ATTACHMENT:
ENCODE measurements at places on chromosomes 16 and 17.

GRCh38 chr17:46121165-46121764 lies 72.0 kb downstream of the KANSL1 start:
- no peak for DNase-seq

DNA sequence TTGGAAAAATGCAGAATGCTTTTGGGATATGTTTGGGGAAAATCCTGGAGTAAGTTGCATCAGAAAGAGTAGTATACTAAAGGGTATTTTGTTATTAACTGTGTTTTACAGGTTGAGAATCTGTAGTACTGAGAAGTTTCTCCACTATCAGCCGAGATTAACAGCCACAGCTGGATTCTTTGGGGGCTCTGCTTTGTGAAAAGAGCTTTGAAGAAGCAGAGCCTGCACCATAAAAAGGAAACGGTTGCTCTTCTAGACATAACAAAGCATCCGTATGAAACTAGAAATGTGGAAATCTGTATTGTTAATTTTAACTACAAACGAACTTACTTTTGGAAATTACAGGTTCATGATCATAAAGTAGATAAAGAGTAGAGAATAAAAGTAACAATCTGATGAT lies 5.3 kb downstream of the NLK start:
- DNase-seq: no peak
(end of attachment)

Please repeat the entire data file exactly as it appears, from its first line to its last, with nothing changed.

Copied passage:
ENCODE measurements at places on chromosomes 16 and 17.

GRCh38 chr17:46121165-46121764 lies 72.0 kb downstream of the KANSL1 start:
- no peak for DNase-seq

DNA sequence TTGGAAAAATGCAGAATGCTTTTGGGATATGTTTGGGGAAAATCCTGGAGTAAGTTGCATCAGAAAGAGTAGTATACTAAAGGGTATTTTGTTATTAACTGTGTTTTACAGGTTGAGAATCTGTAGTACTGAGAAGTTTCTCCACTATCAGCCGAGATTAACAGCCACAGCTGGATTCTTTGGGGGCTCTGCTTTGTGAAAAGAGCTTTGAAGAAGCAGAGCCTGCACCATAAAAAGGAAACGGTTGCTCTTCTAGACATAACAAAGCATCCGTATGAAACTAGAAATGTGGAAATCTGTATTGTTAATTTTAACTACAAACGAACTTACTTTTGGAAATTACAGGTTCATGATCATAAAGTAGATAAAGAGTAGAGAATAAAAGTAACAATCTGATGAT lies 5.3 kb downstream of the NLK start:
- DNase-seq: no peak